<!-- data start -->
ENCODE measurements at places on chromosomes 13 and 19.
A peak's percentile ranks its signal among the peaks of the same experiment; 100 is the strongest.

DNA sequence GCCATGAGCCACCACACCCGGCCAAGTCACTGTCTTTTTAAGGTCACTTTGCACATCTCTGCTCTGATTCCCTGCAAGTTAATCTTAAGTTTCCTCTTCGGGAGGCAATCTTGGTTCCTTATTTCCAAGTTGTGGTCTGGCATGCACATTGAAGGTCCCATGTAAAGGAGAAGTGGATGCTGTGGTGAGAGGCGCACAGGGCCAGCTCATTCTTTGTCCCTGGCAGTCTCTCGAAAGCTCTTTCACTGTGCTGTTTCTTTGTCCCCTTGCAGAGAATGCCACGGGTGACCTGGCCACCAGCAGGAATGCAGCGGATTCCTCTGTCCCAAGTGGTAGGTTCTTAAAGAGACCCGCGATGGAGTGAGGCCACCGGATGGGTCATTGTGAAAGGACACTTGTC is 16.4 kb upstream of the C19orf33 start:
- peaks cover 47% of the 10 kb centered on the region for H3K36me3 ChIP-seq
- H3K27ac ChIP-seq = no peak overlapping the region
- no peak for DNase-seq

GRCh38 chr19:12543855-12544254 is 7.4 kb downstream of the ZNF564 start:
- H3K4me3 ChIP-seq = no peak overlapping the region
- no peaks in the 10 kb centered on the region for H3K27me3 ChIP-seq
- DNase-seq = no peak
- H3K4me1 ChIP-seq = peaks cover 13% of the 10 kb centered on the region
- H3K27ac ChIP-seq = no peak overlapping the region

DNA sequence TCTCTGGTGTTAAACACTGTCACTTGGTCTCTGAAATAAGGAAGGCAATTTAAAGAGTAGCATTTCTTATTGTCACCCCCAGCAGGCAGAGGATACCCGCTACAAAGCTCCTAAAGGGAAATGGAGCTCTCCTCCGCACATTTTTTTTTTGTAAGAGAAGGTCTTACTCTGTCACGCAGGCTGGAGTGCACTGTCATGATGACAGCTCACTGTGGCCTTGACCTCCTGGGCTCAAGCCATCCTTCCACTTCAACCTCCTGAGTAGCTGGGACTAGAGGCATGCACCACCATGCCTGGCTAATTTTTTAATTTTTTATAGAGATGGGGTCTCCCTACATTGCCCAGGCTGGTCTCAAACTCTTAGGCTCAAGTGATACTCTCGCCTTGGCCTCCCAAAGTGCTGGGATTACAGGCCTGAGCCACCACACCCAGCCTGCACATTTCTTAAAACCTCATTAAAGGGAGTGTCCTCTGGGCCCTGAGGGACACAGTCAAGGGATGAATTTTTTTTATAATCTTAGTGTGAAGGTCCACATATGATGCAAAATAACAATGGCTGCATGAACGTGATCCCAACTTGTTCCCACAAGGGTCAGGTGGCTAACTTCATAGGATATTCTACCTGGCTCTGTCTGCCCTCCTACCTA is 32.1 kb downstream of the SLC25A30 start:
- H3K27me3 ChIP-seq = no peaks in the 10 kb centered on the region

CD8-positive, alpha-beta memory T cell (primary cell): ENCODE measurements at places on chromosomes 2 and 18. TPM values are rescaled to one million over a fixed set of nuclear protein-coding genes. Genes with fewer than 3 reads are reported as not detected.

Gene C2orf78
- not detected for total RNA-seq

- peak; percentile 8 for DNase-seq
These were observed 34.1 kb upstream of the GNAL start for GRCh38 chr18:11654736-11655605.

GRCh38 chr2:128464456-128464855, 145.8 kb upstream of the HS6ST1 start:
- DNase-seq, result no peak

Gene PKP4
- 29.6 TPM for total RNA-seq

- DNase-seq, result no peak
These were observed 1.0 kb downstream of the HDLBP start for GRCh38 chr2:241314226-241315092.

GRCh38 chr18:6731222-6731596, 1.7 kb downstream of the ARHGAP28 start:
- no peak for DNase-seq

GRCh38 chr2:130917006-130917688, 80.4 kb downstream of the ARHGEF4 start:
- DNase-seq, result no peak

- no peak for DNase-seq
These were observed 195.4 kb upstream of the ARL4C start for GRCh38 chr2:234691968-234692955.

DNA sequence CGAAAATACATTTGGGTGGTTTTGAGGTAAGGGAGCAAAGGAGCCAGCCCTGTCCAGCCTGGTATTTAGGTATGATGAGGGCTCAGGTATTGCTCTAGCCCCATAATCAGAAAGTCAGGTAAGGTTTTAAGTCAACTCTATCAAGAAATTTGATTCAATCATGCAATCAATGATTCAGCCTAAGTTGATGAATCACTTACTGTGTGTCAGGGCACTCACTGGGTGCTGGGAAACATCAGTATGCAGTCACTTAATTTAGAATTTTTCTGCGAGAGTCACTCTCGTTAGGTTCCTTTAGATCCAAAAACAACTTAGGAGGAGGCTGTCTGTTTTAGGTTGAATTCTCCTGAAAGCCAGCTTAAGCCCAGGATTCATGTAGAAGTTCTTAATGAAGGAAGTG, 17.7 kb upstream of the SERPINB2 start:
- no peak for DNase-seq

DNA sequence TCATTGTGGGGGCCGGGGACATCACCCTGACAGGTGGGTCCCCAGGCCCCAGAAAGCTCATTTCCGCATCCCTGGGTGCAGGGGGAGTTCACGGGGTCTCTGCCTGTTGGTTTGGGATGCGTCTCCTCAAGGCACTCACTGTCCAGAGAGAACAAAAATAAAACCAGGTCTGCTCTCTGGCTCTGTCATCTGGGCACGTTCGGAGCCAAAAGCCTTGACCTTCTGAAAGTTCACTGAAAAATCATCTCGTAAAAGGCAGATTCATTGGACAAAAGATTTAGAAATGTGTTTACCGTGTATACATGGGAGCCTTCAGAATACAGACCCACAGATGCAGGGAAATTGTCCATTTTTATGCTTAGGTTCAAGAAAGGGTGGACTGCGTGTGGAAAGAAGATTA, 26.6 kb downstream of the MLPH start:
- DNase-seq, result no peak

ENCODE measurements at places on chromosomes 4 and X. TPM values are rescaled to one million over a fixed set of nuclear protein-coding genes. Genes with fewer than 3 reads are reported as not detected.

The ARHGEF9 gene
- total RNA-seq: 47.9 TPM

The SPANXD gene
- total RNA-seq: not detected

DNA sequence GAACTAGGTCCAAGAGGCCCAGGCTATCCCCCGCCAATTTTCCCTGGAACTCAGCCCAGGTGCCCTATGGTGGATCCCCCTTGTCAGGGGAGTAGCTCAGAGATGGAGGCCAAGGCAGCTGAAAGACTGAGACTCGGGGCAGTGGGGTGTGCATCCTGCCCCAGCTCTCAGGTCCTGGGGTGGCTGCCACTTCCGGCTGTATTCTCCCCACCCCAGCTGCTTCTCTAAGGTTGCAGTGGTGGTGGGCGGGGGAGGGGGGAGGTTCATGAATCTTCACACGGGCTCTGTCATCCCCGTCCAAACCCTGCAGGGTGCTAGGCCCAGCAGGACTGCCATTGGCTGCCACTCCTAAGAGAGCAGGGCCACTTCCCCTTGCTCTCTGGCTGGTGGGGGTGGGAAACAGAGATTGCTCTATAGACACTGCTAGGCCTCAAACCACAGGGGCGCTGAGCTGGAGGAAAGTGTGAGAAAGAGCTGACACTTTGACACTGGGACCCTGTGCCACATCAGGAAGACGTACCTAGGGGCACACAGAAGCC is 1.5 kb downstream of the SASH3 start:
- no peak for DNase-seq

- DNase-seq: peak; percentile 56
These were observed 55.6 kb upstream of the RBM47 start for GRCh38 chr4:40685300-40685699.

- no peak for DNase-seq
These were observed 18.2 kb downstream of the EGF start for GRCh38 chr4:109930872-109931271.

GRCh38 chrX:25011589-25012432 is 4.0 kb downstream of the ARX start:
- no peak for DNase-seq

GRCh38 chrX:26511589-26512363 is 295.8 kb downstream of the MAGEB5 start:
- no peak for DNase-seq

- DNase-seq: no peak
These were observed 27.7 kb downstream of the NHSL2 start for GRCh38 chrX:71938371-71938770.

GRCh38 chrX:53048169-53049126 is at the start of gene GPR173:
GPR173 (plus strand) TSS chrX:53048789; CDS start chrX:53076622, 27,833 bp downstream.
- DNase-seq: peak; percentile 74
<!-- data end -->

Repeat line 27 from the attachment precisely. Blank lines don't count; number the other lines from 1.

- no peak for DNase-seq